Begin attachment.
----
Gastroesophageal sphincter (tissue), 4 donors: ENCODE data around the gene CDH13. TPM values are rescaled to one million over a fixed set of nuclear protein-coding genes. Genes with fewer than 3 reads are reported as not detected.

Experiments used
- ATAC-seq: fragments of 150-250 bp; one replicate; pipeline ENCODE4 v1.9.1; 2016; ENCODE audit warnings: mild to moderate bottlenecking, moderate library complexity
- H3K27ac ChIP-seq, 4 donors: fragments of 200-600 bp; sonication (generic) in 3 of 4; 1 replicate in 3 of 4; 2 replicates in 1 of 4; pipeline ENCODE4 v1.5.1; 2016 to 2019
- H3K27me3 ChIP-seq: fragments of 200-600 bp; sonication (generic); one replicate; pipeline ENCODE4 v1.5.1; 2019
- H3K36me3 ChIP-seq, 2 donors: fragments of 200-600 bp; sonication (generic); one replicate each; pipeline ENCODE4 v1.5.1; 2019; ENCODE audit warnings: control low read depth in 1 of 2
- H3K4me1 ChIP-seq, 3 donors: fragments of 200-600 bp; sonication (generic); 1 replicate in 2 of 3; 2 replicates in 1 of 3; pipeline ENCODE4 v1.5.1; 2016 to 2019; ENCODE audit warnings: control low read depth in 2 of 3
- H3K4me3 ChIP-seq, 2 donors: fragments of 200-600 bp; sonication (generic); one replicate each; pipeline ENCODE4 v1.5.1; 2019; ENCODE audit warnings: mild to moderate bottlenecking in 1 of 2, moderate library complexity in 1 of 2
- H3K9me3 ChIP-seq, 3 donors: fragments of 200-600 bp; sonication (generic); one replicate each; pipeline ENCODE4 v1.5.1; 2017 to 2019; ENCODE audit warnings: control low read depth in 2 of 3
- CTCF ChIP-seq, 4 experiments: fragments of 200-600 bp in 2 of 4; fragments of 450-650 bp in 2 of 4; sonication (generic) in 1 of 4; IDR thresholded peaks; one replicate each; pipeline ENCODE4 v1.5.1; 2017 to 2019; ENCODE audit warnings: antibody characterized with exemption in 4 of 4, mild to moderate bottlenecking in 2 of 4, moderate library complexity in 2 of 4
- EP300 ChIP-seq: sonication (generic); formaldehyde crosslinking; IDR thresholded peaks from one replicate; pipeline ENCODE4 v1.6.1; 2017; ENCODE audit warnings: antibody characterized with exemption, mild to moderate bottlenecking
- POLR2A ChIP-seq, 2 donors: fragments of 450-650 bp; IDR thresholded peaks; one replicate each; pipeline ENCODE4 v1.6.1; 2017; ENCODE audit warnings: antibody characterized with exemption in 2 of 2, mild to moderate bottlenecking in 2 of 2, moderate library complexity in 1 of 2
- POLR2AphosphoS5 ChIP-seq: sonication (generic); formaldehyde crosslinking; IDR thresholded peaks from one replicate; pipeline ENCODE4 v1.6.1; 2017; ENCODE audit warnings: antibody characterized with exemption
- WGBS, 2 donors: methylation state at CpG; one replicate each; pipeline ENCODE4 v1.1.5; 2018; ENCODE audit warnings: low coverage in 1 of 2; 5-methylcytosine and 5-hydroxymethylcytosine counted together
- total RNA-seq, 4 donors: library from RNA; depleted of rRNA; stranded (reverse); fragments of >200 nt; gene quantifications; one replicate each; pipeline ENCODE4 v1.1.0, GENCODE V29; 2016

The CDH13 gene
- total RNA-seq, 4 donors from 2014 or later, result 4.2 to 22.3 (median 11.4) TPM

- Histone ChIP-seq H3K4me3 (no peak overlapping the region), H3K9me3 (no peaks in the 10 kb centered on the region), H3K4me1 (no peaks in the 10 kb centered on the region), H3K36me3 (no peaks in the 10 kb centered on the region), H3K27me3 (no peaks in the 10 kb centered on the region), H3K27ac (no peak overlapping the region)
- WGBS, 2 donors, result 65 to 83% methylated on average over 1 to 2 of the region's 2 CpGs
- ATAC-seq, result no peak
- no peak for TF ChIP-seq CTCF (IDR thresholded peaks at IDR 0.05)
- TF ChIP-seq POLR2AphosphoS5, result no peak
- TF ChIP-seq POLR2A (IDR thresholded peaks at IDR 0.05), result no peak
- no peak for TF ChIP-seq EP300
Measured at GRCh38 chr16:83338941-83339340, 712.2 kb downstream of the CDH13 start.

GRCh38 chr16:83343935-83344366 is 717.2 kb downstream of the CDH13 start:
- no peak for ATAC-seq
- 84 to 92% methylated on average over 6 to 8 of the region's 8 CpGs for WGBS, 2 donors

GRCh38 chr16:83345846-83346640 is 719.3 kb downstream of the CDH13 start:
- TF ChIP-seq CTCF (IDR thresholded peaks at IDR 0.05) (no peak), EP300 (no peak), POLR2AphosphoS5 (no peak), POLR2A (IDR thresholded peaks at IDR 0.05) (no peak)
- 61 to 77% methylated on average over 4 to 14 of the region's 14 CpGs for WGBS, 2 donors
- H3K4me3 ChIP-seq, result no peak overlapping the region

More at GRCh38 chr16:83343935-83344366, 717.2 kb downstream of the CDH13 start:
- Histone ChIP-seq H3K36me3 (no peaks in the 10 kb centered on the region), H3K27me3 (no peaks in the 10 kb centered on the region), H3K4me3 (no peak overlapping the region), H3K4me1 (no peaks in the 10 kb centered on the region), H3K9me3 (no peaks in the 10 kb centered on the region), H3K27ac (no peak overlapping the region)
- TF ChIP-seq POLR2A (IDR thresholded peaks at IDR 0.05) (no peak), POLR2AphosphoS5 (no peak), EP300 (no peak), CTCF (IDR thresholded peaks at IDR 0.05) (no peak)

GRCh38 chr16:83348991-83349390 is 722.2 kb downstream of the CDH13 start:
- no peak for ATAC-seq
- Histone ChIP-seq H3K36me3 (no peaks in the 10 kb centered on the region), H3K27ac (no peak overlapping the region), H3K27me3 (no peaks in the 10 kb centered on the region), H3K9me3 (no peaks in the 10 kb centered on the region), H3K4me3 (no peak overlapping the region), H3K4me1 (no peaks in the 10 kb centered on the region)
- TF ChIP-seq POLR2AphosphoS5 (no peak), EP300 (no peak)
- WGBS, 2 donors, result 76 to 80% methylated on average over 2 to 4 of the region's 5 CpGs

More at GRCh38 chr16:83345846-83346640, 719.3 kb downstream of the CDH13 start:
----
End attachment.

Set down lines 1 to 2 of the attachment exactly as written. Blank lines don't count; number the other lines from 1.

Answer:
Gastroesophageal sphincter (tissue), 4 donors: ENCODE data around the gene CDH13. TPM values are rescaled to one million over a fixed set of nuclear protein-coding genes. Genes with fewer than 3 reads are reported as not detected.

Experiments used